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The Big Business Side of Healthcare Reform

The big business side of healthcare reform

President Obama’s recently signed healthcare legislation has the many benefits of extending healthcare to over 30 million uninsured Americans while reducing the national deficit over the next decade. However, there are a number of immediate costs to large corporations with thousands of insured employees.

What Big Businesses Say About New Healthcare

Medical Companies Speak Out

Medical device manufacturers have warned that a new tax on companies producing medical instruments and equipment will mean that jobs and manufacturing may have to be shifted out of the U.S. in order to secure the already razor-thin profits.

One example is Zoll— the leading manufacturer of heart defibrillators. The company has 1,650 employees. The cost due to the new bill will be $5–10 million per year.

Companies Taking a Hit

3M will have a $90 million income tax charge. Caterpillar will have a $100 million income tax charge. Boeing will have a $150 million income tax charge. Deere & Co. will have a $150 million income tax charge. AK Steel Corp. will have a $150 million income tax charge. Valero Energy will have a $150 million income tax charge. AT&T will have a $1 billion income tax charge.

Pharmacies Should Thrive

The new healthcare law means more prescriptions. And more prescriptions are good for at least four companies: CVS Caremark (CVS), Express Scripts (ESRX), Medco Health Solutions (MHS) and Walgreens (WAG).

Small Business in the USA

Over eight million small businesses with less than 100 employees- 70 percent of that group have fewer than five employees- are “super-small businesses.” Super-small businesses represent 99.7 percent of employers.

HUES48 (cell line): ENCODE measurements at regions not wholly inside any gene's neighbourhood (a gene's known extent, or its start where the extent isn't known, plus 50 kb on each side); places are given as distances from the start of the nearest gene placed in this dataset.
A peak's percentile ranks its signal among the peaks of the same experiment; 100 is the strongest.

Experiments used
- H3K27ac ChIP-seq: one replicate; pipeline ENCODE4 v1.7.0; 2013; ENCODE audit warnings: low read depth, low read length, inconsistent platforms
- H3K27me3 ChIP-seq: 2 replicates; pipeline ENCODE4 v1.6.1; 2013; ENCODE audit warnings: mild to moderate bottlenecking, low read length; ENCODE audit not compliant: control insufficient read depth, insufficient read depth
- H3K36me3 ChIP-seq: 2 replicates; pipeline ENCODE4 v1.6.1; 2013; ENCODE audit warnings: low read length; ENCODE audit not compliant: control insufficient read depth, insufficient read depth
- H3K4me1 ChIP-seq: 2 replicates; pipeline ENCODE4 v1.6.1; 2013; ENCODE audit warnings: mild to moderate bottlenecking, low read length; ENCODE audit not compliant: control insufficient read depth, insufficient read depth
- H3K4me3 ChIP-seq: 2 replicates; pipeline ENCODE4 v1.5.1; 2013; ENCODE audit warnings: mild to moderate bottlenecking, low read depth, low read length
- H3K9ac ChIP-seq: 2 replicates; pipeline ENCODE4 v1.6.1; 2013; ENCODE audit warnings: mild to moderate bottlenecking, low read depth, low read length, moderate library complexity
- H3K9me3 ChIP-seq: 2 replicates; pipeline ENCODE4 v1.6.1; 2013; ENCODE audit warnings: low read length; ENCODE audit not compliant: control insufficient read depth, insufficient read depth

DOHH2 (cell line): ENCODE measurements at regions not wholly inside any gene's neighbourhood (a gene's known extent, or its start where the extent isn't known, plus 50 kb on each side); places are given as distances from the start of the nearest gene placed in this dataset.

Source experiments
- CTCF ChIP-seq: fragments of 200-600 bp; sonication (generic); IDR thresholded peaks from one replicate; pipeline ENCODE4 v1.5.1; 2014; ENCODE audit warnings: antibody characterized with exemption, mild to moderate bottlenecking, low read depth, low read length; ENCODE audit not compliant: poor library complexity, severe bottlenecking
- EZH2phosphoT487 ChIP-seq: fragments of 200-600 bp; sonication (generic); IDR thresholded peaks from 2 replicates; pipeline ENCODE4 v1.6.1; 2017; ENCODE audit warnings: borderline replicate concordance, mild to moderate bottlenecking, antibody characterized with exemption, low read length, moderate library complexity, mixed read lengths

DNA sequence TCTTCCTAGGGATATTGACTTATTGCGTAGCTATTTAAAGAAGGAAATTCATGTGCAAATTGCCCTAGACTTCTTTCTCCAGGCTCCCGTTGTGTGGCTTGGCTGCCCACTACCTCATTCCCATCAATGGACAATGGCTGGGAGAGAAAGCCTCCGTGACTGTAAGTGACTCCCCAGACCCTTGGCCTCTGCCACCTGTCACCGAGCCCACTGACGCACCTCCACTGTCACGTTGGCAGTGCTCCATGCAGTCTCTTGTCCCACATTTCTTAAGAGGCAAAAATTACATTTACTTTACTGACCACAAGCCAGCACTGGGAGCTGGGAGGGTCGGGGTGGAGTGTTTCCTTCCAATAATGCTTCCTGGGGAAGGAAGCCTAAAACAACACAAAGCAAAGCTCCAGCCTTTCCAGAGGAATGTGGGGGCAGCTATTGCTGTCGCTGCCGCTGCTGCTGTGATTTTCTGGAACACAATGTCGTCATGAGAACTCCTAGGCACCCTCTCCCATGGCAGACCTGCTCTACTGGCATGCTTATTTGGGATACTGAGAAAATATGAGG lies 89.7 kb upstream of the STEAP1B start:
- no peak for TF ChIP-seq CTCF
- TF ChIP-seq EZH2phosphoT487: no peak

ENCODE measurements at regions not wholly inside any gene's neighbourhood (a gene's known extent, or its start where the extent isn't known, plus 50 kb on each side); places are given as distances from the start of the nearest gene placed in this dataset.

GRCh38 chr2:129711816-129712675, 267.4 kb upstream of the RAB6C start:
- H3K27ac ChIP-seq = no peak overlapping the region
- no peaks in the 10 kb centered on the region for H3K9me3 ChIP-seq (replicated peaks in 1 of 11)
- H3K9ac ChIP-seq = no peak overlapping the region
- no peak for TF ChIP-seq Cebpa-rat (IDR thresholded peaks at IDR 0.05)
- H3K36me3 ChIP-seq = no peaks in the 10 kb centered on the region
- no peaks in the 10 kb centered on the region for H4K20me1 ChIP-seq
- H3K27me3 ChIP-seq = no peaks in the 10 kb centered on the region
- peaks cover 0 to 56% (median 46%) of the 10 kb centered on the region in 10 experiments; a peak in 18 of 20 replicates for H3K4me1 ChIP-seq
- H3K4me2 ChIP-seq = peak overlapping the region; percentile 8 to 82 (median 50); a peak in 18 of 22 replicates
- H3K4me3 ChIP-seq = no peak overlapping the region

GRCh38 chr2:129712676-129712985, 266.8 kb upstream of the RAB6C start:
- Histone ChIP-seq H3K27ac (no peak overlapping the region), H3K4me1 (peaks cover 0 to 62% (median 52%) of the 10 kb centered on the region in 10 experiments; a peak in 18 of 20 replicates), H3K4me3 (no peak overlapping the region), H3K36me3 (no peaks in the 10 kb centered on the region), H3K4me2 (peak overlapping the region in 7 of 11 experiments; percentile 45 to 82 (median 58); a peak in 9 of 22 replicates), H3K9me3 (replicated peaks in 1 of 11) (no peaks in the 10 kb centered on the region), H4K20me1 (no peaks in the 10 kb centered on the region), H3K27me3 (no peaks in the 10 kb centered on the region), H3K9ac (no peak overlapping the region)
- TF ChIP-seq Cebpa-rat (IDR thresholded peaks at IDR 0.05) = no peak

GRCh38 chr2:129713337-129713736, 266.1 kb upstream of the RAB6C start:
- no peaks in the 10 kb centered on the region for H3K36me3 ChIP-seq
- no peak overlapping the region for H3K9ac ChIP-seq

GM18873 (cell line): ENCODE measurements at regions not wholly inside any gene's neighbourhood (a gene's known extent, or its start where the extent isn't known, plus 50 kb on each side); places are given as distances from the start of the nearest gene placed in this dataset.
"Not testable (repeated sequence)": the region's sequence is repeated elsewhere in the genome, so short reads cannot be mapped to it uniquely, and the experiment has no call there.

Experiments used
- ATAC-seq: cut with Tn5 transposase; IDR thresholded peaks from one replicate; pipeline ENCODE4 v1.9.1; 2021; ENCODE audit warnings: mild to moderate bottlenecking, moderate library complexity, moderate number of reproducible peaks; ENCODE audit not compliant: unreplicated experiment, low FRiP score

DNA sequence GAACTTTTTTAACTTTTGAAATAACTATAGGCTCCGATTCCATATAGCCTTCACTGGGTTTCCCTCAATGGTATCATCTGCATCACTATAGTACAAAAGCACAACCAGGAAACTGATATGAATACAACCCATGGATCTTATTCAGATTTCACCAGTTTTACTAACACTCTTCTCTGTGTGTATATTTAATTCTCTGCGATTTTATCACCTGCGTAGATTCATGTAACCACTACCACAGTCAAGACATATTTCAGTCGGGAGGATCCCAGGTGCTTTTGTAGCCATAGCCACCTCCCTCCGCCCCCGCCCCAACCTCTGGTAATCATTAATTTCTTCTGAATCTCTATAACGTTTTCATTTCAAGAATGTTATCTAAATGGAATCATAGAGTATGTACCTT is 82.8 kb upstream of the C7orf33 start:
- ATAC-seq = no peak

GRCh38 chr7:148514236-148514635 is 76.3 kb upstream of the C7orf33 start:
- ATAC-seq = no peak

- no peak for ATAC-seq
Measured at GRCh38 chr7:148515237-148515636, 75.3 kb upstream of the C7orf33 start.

Health Bill and Small Businesses

Small businesses—with 50 employees and less—are exempt from coverage provisions.

Bigger Businesses

Businesses with more than 50 employees that do not offer health insurance as a benefit and have at least one of the full-time employees getting a subsidy from the federal government to purchase health insurance on his or her own will have to pay Washington a fee of $2,000 for every full-time worker.

Sectors Who Lobbied on Healthcare Reform in Congress in 2009

Among trade and professional organizations, 745 clients lobbied. Among hospitals, 207 clients lobbied Congress about healthcare reform. Miscellaneous groups sent 166 clients lobbying. From the insurance sector, 105 clients lobbied Congress. In manufacturing, 85 clients lobbied. From the education sector, 72 clients lobbied Congress. From the contractors, consultants and administration sectors, 67 clients lobbied Congress about healthcare reform. From the drug makers’ sector, 66 clients lobbied. From the government 51 clients lobbied on healthcare reform.

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